Few believed prior to the 2002 season that the Anaheim Angels had any shot at a World Series. With the likes of David Eckstein, Scott Spiezio and Adam Kennedy rounding out their lineup, the Halos were bereft of superstars and relied on their grit to see them through to a championship.
Manager Mike Scioscia was widely credited with fostering the proper clubhouse ethic that brought the best out in his squad, and Anaheim’s World Series title seemed to reinforce the notion that teamwork and cohesion would always prevail over teams that were built on stardom rather than character.
Fast forward 11 years, and how the tables have turned. Owner Arte Marino has broken the bank on major contracts to Albert Pujols and Josh Hamilton, two sluggers whose best days are probably behind them. Yet the most significant contract on the franchise’s books is arguably not that of Pujols or Hamilton, but rather the $25 million that is still owed to Scioscia over the next five years.
On paper, the Angels ought to be one of the best teams in baseball. With Hamilton, Pujols and young star Mike Trout in the starting lineup, the Halos should have been able to overcome an injury to former American League Cy Young runner-up Jered Weaver.
Their 23-29 record nearly a third of the way through the season begs to differ, however.
So the question is, who’s to blame? On the one hand, Pujols’ numbers have been declining consistently over the past three seasons after he turned in one of the greatest 10-year stretches in the history of baseball, in which he averaged .331, 41 home runs and 123 RBIs per season.
In the three years since then (prorated for the 2013 season), his average has dipped to just .286, while he has averaged 30 home runs and 101 RBIs. In this case, I think it’s fair to say that father time might be a force that is well outside of Scioscia’s control.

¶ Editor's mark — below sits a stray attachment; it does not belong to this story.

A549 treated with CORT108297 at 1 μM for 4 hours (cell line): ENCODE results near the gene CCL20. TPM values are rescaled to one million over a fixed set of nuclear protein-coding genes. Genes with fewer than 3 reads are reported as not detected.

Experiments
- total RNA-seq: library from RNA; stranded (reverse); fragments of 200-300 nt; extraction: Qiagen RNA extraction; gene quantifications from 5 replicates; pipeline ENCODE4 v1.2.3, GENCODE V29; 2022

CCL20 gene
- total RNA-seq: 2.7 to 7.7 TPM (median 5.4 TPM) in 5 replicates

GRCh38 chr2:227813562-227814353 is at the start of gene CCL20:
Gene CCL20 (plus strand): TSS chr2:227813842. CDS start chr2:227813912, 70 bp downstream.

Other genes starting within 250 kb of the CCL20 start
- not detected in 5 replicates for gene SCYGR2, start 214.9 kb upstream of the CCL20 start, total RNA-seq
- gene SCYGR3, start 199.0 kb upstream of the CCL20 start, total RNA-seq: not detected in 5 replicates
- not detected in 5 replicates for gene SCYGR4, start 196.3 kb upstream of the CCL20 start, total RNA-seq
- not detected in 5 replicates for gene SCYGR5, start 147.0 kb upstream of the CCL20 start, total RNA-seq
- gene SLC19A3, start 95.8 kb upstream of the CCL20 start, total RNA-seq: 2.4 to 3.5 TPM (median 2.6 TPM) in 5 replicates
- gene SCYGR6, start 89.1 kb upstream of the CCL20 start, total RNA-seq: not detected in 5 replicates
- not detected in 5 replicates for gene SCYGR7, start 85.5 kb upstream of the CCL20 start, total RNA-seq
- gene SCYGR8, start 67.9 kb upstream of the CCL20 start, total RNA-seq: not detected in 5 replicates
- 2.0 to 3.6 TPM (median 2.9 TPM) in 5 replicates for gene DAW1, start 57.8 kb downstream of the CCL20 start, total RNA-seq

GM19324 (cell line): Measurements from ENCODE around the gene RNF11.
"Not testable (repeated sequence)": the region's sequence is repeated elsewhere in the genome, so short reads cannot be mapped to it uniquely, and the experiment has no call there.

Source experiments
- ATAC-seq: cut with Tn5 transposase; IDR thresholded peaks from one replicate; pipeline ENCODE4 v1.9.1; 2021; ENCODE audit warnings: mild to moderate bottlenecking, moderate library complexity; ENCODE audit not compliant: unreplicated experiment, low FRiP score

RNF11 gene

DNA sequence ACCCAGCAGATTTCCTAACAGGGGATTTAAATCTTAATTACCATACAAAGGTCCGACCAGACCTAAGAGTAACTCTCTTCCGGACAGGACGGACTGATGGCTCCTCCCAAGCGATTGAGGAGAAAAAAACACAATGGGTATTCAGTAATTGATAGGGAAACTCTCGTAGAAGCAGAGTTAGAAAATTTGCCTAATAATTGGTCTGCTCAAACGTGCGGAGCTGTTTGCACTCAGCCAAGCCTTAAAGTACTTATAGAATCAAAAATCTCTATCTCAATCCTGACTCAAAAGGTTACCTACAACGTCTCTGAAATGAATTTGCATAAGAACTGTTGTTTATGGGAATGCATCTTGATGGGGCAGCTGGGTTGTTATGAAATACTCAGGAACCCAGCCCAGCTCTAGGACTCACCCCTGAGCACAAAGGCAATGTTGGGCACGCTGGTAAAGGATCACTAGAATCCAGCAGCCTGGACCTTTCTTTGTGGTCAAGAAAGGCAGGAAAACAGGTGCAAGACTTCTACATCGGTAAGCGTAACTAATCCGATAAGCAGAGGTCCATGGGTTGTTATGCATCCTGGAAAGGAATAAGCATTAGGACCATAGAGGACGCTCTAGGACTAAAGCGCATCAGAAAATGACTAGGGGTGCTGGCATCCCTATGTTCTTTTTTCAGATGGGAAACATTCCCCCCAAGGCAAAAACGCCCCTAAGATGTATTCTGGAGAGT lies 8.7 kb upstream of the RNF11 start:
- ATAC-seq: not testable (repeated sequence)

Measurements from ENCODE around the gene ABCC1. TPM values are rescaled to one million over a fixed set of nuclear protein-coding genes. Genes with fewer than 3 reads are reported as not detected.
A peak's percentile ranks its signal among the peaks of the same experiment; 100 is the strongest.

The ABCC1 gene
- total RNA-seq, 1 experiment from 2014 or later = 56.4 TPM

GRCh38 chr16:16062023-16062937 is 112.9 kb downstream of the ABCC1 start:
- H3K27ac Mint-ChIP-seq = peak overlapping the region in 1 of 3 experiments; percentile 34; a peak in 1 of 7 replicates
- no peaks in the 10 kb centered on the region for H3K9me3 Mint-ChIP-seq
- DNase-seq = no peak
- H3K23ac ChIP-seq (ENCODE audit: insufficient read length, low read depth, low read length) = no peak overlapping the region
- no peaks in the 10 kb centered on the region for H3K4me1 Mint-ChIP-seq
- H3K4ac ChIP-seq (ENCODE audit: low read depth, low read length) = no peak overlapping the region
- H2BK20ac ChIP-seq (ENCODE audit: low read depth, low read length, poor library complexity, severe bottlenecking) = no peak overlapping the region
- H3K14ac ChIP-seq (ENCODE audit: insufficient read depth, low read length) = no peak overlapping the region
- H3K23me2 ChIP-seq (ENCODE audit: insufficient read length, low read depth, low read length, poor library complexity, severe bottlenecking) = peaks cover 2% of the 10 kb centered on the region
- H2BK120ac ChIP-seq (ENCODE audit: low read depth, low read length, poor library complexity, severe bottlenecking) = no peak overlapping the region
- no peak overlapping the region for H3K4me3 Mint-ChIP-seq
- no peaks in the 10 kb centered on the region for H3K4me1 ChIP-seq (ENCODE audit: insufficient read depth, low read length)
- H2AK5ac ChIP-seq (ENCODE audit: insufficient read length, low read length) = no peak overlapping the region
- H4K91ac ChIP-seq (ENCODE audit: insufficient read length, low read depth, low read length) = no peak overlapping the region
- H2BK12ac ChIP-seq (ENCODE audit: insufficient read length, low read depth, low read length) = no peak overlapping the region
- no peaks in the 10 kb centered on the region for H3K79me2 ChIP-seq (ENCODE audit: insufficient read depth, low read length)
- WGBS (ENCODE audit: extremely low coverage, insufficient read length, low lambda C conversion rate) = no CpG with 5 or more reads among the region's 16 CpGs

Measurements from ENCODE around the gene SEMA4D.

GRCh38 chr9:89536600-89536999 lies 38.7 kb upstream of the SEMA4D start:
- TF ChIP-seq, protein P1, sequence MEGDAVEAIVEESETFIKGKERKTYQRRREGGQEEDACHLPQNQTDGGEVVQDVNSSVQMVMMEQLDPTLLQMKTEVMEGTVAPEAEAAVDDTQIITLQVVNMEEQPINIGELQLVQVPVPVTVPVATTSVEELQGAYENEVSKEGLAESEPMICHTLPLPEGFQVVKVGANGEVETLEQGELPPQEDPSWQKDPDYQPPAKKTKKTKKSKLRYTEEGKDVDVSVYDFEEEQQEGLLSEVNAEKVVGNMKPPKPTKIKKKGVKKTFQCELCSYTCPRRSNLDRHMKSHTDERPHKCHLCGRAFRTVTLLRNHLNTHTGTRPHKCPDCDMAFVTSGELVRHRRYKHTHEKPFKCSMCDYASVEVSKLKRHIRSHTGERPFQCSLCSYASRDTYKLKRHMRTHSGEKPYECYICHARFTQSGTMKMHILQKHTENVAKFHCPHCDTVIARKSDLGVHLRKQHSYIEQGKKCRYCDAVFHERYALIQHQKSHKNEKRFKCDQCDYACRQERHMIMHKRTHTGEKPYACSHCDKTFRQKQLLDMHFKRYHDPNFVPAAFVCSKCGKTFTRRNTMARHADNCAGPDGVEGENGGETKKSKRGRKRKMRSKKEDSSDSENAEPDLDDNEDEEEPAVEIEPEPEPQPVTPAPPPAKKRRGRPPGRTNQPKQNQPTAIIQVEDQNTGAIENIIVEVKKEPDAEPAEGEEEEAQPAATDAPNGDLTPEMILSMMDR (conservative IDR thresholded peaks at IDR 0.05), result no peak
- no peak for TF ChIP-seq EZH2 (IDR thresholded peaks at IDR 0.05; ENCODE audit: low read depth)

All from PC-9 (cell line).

As Hamilton has also turned in a massively disappointing season (.222, 8 HR, 18 RBIs), it is fair to wonder whether Scioscia is no longer able to bring out the best in his players.
I don’t think it is very reasonable to assume that the longest tenured manager in baseball has somehow magically lost his ability to manage a clubhouse in the past two seasons alone. After all, it is the players in uniform taking the field every night, not Mike Scioscia. In other words, players, not plays, make the team.
That said, sometimes hearing the same voice over and over can wear on players, through no fault of either the manager or the men who play for him.
Baseball is a game of cycles, and though Scioscia has led the Halos to six playoff appearances over the past 14 seasons, his time may well have come. There is a reason why managers in this league tend to come and go: the character of teams change, management has different goals, and new players fill the clubhouse every season.
Though Scioscia may have been the perfect man to lead the then-unsung 2002 Angel squad, perhaps his presence is no longer appropriate on a roster that boasts larger-than-life sluggers such as Pujols and Hamilton.
Moreno said just two weeks ago that there is zero chance Scioscia will be fired this season. If the Angels’ continue to lurk near the bottom of the American League standings, however, he might have to eat his words.
Tony Baker is a Los Angeles Angels writer for Rant Sports. You can follow him on Twitter at @tonloc_baker